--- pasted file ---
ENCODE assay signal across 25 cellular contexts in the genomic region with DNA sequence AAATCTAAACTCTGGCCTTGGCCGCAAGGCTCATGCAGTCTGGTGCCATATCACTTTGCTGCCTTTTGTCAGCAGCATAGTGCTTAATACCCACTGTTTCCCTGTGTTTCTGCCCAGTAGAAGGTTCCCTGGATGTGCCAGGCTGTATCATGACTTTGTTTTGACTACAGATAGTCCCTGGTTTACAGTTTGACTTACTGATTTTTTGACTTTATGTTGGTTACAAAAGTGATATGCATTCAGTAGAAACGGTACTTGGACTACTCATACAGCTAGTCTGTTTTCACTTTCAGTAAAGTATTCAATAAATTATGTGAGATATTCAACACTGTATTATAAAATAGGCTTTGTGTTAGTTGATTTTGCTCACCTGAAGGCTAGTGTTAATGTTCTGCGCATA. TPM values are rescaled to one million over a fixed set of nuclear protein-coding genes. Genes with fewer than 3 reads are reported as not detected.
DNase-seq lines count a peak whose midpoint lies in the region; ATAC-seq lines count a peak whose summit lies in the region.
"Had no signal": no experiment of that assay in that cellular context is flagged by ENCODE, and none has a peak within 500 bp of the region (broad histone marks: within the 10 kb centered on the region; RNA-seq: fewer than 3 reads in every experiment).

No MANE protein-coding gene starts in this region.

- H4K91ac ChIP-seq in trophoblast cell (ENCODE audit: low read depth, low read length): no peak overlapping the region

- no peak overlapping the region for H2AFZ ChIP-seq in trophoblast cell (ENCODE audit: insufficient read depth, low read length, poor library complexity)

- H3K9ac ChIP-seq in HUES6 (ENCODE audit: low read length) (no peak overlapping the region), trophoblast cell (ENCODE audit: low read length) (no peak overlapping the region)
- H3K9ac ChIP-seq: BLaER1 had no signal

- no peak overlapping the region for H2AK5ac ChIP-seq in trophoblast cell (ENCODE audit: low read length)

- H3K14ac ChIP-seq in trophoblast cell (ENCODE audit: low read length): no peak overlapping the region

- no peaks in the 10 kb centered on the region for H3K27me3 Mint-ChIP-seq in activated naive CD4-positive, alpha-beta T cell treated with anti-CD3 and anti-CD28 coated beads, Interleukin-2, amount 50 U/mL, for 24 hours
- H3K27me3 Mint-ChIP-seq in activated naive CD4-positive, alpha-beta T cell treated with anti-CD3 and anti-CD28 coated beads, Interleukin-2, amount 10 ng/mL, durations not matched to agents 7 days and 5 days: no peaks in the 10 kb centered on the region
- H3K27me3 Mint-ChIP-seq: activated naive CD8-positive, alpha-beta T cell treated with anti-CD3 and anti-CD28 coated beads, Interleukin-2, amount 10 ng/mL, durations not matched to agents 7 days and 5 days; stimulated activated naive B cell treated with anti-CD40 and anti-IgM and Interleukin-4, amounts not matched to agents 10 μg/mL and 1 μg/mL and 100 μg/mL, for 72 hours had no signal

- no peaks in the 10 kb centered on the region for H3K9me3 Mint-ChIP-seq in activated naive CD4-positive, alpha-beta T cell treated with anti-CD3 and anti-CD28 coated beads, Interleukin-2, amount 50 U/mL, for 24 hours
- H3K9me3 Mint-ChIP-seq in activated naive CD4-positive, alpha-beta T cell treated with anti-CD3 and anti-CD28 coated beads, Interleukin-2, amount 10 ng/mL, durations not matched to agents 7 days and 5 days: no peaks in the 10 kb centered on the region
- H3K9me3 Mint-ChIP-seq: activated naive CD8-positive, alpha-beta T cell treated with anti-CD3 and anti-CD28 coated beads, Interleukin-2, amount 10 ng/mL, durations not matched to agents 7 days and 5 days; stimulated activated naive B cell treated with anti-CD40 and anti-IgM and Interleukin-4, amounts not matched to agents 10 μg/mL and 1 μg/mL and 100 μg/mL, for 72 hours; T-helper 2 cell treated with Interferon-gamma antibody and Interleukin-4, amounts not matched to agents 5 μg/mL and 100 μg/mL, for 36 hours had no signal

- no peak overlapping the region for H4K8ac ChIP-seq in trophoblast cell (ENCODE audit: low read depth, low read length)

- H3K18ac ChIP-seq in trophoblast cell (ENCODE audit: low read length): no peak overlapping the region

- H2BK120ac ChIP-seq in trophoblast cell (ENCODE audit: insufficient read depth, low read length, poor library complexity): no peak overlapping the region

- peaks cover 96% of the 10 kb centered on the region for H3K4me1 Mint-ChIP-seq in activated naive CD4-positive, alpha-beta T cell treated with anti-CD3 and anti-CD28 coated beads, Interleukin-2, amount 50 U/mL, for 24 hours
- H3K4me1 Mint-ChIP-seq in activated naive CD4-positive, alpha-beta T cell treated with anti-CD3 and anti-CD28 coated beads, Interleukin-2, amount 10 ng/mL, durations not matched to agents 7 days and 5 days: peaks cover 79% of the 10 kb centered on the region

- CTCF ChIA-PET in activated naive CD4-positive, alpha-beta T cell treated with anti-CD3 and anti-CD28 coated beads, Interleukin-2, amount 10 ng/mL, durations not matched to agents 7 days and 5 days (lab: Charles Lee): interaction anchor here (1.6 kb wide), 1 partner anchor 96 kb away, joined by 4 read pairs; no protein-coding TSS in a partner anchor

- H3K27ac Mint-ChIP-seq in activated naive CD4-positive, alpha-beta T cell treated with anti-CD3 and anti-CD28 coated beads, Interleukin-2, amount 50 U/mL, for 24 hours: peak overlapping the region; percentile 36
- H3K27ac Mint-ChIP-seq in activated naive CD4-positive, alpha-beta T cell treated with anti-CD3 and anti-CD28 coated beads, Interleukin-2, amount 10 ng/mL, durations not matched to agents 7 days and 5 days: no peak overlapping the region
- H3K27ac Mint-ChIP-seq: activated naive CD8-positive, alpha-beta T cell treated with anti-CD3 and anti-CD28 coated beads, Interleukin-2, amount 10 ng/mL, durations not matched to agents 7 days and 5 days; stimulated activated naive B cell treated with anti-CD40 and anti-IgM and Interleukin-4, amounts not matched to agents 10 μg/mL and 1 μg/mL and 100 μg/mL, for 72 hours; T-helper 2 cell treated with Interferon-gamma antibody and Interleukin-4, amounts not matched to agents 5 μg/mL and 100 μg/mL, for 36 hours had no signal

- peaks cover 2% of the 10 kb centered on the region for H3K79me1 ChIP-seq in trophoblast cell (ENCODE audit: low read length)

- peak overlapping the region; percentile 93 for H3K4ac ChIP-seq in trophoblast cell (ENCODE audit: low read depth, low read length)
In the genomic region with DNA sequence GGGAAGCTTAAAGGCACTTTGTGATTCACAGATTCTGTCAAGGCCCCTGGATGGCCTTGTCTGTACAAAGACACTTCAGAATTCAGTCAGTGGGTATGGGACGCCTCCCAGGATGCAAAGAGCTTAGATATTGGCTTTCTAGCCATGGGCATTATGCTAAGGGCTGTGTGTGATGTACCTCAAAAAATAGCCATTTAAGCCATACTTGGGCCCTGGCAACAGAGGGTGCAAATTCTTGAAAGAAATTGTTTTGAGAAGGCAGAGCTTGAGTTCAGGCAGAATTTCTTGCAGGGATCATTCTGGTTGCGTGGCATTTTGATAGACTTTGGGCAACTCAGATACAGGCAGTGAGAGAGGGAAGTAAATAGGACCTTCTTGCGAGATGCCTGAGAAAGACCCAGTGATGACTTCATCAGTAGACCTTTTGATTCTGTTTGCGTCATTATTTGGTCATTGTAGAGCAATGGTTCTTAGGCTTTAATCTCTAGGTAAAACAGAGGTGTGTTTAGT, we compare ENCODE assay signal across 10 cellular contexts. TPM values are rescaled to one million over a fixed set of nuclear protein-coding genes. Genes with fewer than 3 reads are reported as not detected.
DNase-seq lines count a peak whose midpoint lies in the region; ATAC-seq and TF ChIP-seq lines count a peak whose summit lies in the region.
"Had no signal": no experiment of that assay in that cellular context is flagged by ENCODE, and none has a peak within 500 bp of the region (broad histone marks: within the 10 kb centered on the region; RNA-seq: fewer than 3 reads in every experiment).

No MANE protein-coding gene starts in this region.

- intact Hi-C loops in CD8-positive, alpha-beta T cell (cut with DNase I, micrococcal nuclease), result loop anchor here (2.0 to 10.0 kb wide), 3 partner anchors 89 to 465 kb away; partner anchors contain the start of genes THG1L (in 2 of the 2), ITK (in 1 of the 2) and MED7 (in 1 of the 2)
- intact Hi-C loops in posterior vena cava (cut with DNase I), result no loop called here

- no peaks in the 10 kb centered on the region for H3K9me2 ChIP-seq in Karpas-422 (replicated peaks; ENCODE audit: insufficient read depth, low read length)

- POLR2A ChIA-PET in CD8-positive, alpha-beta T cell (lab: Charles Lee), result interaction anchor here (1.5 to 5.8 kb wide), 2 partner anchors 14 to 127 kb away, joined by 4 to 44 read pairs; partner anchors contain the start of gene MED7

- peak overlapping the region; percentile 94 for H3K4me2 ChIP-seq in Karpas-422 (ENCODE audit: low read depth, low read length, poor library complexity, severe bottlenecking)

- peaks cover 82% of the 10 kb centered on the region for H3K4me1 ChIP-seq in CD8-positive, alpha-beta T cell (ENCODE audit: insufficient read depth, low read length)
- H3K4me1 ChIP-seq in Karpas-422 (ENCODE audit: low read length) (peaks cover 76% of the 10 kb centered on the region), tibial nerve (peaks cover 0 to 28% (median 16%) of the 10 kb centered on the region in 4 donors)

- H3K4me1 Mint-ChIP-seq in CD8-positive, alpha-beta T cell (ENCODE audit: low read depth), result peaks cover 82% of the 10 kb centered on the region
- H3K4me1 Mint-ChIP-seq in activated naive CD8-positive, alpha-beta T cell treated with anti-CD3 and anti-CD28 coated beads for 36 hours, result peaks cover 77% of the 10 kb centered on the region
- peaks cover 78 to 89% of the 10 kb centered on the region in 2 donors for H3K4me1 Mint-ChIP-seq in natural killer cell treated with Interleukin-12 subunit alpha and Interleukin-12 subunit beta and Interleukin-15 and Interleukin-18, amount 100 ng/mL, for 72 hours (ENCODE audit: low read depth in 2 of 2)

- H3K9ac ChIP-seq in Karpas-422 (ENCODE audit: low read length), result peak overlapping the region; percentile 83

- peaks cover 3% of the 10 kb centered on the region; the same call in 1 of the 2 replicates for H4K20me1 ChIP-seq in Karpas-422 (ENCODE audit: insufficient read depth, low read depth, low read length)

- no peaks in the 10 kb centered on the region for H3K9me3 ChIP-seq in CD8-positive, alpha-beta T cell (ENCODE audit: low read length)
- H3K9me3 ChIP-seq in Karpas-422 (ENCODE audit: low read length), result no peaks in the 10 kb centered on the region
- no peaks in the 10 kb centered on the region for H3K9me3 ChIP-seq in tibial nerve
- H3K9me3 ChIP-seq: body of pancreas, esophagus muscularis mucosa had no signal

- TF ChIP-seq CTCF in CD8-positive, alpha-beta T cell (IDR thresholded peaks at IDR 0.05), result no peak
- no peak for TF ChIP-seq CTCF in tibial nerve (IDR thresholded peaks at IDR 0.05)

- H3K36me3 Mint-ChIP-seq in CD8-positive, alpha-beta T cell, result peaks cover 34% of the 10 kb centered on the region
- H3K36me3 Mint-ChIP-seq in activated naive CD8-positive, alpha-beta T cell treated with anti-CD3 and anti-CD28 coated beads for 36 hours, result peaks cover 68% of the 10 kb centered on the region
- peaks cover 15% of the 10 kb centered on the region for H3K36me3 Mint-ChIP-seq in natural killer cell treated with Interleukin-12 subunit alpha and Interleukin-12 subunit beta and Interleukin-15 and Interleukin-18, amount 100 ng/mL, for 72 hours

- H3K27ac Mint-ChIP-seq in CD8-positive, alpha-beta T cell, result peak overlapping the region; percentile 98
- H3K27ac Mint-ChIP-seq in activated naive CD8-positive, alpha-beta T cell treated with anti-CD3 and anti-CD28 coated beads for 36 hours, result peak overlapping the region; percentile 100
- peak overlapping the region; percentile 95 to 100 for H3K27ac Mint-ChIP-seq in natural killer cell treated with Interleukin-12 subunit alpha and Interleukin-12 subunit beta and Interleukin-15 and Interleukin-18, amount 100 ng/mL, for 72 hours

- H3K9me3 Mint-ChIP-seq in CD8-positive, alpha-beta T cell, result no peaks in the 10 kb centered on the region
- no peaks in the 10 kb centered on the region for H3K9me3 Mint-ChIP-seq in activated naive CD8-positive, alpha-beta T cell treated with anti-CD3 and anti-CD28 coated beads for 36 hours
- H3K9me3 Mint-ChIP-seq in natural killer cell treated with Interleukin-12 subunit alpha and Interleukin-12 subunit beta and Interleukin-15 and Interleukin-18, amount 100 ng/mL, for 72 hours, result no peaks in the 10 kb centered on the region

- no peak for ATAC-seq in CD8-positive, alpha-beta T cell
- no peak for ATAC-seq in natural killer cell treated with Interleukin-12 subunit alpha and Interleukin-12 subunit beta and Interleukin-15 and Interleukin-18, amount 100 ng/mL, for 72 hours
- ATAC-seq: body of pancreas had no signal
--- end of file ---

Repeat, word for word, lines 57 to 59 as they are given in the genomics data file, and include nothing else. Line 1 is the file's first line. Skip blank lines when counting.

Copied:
- no peaks in the 10 kb centered on the region for H3K9me3 Mint-ChIP-seq in activated naive CD8-positive, alpha-beta T cell treated with anti-CD3 and anti-CD28 coated beads for 36 hours
- H3K9me3 Mint-ChIP-seq in natural killer cell treated with Interleukin-12 subunit alpha and Interleukin-12 subunit beta and Interleukin-15 and Interleukin-18, amount 100 ng/mL, for 72 hours, result no peaks in the 10 kb centered on the region

- no peak for ATAC-seq in CD8-positive, alpha-beta T cell